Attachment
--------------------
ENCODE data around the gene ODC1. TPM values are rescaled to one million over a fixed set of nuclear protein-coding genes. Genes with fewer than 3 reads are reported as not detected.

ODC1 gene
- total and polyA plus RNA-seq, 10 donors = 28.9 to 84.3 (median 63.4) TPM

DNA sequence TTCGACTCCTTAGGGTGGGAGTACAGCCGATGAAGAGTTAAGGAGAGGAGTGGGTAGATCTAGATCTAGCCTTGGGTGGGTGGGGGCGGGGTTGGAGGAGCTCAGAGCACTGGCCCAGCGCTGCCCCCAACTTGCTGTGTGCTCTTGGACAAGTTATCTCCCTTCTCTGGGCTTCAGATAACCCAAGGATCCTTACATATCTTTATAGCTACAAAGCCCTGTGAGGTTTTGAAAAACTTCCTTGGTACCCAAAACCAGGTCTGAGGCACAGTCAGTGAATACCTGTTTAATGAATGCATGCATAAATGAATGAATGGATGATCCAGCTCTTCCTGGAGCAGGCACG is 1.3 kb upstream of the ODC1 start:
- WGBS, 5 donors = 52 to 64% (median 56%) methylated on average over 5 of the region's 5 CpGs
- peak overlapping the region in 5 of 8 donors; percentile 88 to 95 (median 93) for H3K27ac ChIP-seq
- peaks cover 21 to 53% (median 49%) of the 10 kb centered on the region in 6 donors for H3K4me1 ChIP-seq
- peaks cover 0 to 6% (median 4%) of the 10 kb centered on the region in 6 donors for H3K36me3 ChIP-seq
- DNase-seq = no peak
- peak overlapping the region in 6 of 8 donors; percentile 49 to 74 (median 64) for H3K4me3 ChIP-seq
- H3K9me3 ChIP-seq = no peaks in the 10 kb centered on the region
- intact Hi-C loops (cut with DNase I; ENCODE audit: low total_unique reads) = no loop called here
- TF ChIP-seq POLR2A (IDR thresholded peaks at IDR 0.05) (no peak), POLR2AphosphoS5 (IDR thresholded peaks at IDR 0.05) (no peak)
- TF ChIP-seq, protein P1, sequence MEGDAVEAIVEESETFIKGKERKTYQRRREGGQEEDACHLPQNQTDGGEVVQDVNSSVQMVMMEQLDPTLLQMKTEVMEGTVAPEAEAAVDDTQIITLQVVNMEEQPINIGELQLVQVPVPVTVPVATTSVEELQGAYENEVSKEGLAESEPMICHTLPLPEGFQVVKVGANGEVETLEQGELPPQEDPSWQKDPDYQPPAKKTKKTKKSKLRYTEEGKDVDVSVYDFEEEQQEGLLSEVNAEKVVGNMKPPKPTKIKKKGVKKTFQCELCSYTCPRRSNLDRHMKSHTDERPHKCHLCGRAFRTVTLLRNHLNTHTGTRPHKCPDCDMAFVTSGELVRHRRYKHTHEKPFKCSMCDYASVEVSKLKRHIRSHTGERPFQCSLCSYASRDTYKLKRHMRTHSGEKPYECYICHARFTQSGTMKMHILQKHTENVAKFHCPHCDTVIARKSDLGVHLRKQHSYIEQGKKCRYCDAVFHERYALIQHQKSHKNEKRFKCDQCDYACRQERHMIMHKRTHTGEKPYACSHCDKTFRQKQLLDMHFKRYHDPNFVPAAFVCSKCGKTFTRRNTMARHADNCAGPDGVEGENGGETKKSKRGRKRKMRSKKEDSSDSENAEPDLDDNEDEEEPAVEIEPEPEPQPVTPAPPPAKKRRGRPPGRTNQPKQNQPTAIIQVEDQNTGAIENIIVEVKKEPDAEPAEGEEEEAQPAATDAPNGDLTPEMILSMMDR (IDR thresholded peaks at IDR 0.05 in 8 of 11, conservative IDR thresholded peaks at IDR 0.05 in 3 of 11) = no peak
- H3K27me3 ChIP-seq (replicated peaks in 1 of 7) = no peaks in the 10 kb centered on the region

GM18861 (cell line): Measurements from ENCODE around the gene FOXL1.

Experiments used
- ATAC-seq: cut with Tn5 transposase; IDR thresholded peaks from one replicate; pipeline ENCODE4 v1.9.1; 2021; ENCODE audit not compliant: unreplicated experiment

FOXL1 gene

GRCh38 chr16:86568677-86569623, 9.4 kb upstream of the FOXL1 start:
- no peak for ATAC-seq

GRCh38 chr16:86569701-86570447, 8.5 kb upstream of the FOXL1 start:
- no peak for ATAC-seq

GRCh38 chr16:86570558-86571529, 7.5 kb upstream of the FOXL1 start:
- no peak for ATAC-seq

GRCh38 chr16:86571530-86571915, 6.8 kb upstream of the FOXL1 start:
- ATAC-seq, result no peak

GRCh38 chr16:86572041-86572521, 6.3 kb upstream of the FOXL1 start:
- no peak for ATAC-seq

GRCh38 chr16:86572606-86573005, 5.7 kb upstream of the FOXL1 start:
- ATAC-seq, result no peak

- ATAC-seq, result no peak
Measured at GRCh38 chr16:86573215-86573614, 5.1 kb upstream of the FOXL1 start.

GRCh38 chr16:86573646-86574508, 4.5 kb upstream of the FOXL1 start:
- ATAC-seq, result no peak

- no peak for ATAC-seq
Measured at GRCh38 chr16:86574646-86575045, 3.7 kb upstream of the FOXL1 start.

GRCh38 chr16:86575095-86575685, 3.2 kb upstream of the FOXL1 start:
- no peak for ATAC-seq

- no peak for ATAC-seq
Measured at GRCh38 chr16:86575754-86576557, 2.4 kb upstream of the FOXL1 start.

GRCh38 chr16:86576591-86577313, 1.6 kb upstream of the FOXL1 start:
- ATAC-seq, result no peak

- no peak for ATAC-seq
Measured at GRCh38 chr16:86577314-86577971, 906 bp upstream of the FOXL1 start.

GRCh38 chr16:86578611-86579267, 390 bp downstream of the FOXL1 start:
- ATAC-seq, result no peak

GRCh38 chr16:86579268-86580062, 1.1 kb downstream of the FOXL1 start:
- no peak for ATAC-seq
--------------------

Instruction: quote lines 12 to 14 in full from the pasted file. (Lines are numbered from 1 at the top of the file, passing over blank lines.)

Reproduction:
- intact Hi-C loops (cut with DNase I; ENCODE audit: low total_unique reads) = no loop called here
- TF ChIP-seq POLR2A (IDR thresholded peaks at IDR 0.05) (no peak), POLR2AphosphoS5 (IDR thresholded peaks at IDR 0.05) (no peak)
- TF ChIP-seq, protein P1, sequence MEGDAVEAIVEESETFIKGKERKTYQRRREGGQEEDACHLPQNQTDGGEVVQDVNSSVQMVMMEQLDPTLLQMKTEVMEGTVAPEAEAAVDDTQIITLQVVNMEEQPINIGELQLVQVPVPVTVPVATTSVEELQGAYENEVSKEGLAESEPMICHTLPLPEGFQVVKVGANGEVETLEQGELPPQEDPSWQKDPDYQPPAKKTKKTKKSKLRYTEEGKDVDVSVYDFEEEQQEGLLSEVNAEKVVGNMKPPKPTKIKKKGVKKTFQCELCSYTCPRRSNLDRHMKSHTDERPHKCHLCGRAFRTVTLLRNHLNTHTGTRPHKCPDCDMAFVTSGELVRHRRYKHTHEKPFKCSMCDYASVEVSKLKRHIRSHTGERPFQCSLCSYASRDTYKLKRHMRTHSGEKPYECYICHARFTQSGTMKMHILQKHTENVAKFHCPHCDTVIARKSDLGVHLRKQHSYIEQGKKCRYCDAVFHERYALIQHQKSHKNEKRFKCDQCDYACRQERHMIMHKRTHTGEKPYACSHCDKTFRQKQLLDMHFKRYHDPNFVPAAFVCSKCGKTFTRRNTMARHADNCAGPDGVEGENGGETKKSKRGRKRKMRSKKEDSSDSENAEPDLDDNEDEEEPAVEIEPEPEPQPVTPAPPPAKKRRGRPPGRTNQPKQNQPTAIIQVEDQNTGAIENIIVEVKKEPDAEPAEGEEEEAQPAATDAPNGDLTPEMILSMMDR (IDR thresholded peaks at IDR 0.05 in 8 of 11, conservative IDR thresholded peaks at IDR 0.05 in 3 of 11) = no peak